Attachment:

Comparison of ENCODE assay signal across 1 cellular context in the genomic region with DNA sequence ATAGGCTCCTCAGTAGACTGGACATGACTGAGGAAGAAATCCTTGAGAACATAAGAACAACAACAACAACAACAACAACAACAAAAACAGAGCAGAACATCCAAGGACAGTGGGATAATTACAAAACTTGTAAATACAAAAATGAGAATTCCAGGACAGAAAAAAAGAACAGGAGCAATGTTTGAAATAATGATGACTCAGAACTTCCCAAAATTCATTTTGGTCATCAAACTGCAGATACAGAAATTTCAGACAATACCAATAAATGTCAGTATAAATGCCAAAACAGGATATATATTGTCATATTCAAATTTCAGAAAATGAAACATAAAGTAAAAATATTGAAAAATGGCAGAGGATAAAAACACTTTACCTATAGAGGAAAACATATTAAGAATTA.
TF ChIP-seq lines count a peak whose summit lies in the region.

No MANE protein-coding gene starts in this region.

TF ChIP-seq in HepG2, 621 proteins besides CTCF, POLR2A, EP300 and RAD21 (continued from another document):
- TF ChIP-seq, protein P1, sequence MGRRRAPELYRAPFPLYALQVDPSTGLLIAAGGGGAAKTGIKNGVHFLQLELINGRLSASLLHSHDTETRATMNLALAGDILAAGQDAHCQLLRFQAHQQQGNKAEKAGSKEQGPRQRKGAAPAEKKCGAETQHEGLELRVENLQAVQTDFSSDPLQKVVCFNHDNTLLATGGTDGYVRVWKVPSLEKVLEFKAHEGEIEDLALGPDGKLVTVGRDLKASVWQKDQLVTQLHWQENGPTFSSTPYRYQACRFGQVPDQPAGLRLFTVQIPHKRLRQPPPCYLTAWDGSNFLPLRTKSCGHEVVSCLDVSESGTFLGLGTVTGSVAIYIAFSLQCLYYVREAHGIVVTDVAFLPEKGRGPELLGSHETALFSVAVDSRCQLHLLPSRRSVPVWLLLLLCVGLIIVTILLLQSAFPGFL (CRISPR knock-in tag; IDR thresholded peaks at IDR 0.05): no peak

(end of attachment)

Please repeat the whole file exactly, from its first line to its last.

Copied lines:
Comparison of ENCODE assay signal across 1 cellular context in the genomic region with DNA sequence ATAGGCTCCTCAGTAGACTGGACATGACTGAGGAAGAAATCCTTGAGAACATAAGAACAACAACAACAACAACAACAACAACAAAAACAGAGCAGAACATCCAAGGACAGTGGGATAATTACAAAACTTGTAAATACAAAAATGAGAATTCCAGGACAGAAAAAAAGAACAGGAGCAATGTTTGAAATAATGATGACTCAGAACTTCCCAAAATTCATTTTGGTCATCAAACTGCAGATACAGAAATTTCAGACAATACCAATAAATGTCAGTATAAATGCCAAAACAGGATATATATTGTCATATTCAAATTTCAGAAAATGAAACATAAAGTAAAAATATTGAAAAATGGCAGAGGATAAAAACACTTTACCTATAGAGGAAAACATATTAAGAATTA.
TF ChIP-seq lines count a peak whose summit lies in the region.

No MANE protein-coding gene starts in this region.

TF ChIP-seq in HepG2, 621 proteins besides CTCF, POLR2A, EP300 and RAD21 (continued from another document):
- TF ChIP-seq, protein P1, sequence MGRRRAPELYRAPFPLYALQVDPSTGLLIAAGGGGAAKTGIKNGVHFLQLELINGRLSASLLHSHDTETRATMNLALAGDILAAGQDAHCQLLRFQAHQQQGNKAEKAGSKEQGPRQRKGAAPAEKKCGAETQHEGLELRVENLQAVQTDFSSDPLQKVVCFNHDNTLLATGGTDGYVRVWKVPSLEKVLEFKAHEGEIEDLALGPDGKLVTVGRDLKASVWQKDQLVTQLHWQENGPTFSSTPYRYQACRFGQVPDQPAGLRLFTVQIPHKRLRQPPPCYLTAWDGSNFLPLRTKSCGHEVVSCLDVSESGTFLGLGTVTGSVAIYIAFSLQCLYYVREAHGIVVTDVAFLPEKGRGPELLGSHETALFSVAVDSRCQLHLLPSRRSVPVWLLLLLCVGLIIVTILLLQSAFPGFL (CRISPR knock-in tag; IDR thresholded peaks at IDR 0.05): no peak